Emmett Tyrrell
WASHINGTON, D.C. -- It seems to me that the Islamofascists of Hezbollah have made a parlous mistake. They have demonstrated that they have missiles that can cause dreadful localized carnage and that they are continuing to improve those missiles. Someday these weapons will be able to cause widespread carnage. Hezbollah's killers have demonstrated that they will infiltrate their brutes into civilian neighborhoods and use suicide bombers. They have refused to abide by U.N. resolutions. They have revealed that they have powerful supporters in Syria and Iran. Actually the Syrians and Iranians have not been coy about showing their support for Hezbollah's brutal asymmetrical warfare, and here they too have made a mistake. In their unconscionable bellicosity, Hezbollah's guerrillas, the Syrians and the Iranians have all donned bull's-eyes. They have made themselves targets.

That is the only rational deduction. Quite obviously rational deduction does not have a place in the mentality of Hezbollah's leader, the Rev. Hassan Nasrallah, or in the mentality of the Iranian leader Mahmoud Ahmadinejad, who raves on about how Israel must be destroyed and the misery he is going to cause America. Rational deduction does play a role in the mentality of the Israelis and the Americans. Both are now aware of how dangerous Hezbollah, Syria and Iran are. And the clock is ticking, for as the distinguished scholar of Middle Eastern affairs, Bernard Lewis, noted in the Wall Street Journal the other day, "It seems increasingly likely that the Iranians either have or very soon will have nuclear weapons at their disposal."

So what is the rational deduction we are to make regarding brutal irrational opponents who are on their way to controlling nuclear weapons? Former New York City Mayor Rudy Giuliani stated it in an interview with Fox News host Bill O'Reilly when he said that in dealing with Iran and its nuclear program, "I don't think you can take the military option off the table." Surely this does not mean sending an army into Iran. Our forces, mainly the superb soldiers of the English-speaking countries, are stretched; and one would not expect support from NATO's mainly ceremonial armies. They do well in military parades and occasionally even in military maneuvers, but they avoid war zones. As I say, their armies are mainly ceremonial, and if they have any plans to upgrade them it might be best if they contained their refitting to sartorial matters. Perhaps they might adopt colorful sashes and plumed helmets after the manner of the uniforms they wore in the 19th century, what for them constituted the "good old days."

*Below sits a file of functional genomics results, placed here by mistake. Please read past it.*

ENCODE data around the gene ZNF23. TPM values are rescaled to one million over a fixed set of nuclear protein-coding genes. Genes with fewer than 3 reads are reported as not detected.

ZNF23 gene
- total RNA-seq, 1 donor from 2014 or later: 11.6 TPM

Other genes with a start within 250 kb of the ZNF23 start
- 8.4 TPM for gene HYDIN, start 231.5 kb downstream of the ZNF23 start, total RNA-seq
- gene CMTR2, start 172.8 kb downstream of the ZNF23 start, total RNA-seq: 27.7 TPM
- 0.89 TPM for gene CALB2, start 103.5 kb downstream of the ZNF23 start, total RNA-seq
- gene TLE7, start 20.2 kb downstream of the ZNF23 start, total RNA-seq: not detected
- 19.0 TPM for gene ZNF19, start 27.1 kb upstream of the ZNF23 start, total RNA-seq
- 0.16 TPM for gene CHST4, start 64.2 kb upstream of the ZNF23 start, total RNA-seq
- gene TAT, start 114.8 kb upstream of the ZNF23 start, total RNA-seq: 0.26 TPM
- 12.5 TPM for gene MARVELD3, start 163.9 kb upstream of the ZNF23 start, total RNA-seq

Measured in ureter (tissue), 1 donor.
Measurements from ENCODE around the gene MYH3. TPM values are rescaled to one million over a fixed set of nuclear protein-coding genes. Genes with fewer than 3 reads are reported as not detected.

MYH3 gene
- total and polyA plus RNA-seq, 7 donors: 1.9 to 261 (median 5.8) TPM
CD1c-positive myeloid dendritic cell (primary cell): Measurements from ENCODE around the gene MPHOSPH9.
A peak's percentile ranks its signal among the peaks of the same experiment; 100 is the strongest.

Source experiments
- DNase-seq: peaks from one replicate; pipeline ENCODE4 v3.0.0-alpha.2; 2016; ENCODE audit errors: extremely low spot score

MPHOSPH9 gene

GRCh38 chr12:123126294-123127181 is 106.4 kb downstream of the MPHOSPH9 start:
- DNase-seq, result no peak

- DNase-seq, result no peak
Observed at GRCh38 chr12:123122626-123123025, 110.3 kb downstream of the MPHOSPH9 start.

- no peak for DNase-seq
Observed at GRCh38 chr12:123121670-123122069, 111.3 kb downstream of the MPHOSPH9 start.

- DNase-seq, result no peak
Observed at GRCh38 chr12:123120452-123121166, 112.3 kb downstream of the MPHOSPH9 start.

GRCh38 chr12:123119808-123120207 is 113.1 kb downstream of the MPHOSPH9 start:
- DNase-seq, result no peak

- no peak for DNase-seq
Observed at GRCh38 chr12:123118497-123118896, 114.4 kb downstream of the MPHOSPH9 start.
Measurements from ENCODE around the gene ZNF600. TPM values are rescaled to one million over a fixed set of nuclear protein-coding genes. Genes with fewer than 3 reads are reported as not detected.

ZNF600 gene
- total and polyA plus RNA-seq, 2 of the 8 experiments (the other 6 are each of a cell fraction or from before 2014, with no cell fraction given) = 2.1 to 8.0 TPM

Emmett Tyrrell

R. Emmett Tyrrell Jr. is founder and editor in chief of The American Spectator and co-author of Madame Hillary: The Dark Road to the White House.
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